The letter alleges that the only instructions received for Lakeview to be incorporated were from Mr Zeevi and Mr James Mugoya Isabriye, a Ugandan associated with Mugoya Construction Company, which won major tenders during the Moi era.
But in a twist that draws Mr Kulei into the saga, the lawyers claim one of Belgo Holdings's directors, Mrs S. Esmail, is a nominee of Mr Kulei.
The lawyers further reject allegations that all properties in Kenya belonging to Mr Zeevi were assets of HZ Group and hence belonged to Mr Biwott.
The letter details various complex transactions in the exchange of ownership of the property between 1980 and 1995 to supposedly prove Mr Moi and Mr Biwott had no claim.
“Your clients have no connection whatsoever with Belgo and the properties do not and never belonged to them, either directly or indirectly. They have no right to ask for the documents mentioned in your letter, which are in possession of Belgo. Any legal action against us or Belgo will be defended most vigorously,” the letter says.
The exchange of letters provides further insights into the business dealings of Mr Biwott. In a June 30 letter, Kipkenda and Company Advocates affirm that Mr Zeevi and Mr Biwott previously owned various companies on a 50:50 basis.
But the Israeli billionaire allegedly relinquished all his interests in Kenya to Mr Biwott in 1991 while the Kenyan politician took over all jointly owned foreign assets.
According to Mr Moi’s and Mr Biwott’s lawyers, the two properties in dispute were part of those transferred from Mr Zeevi. “The purported sale and purchase of the properties by you and J.C. Kulei is, in our clients’ view, an unmitigated act of fraud perpetrated by persons who were their trustees and/or nominees.”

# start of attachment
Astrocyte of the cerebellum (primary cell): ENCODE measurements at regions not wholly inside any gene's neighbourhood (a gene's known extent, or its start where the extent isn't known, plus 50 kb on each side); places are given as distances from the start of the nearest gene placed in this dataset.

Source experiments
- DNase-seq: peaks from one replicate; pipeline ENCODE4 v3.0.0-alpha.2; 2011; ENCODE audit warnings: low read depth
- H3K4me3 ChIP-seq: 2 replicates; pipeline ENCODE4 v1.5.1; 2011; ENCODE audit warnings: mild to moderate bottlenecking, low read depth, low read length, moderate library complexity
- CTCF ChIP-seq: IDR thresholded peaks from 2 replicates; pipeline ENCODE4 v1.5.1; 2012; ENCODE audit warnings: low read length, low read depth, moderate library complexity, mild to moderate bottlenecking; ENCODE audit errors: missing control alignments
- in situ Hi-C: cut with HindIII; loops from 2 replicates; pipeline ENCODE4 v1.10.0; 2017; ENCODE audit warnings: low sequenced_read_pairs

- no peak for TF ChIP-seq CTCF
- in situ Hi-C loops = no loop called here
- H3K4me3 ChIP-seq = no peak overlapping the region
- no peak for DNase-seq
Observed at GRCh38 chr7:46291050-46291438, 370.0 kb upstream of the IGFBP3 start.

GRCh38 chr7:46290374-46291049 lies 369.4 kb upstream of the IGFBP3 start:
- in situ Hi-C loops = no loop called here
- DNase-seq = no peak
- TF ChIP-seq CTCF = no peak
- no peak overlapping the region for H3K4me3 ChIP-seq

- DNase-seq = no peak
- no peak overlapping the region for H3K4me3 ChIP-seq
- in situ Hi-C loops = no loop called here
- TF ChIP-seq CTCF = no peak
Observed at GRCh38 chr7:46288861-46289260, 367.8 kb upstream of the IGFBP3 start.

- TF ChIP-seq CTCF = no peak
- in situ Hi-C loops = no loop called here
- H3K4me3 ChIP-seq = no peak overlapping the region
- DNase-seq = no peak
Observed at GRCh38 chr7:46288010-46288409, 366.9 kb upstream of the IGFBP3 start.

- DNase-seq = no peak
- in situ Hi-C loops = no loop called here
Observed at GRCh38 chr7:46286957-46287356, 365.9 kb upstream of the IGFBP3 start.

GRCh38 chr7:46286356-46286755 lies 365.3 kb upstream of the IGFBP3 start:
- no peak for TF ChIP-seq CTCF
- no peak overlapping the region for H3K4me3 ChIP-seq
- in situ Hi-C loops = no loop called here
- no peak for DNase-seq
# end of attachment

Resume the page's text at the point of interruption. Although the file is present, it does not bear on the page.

The lawyers continue: “This attempt to dispossess our clients’ properties will face the full force of the law in very due course.”
But in response, the Belgo Holdings lawyers allege that Lakeview — which was associated with Mr Zeevi and which partly owned the properties in dispute — was not part of the Kenyan assets transferred to Mr Biwott.
“The properties never belonged to your clients nor can trusts be created on the mere say so of your clients. We do not have a problem to face the ‘full force of the law’ as the truth will always prevail; especially when it is backed by irrefutable documentary proof,” the Belgo lawyers write.
Sources familiar with the ongoing battle say that apart from the efforts to secure the two properties, there may be other assets linked to Mr Moi and Mr Biwott in dispute.
Mr Moi, who is celebrating his 90th birthday on Tuesday, ruled Kenya for 24 years and is said to be one of the wealthiest individuals in the country, with business interests straddling the financial sector, media, real estate and farming.
The Kroll report, commissioned by the Narc administration in 2003, alleged he owned some of his properties in partnership with Mr Kulei and Mr Biwott, among others.
The ownership dispute, should it find its way into court, could be the most epic in Kenya’s history.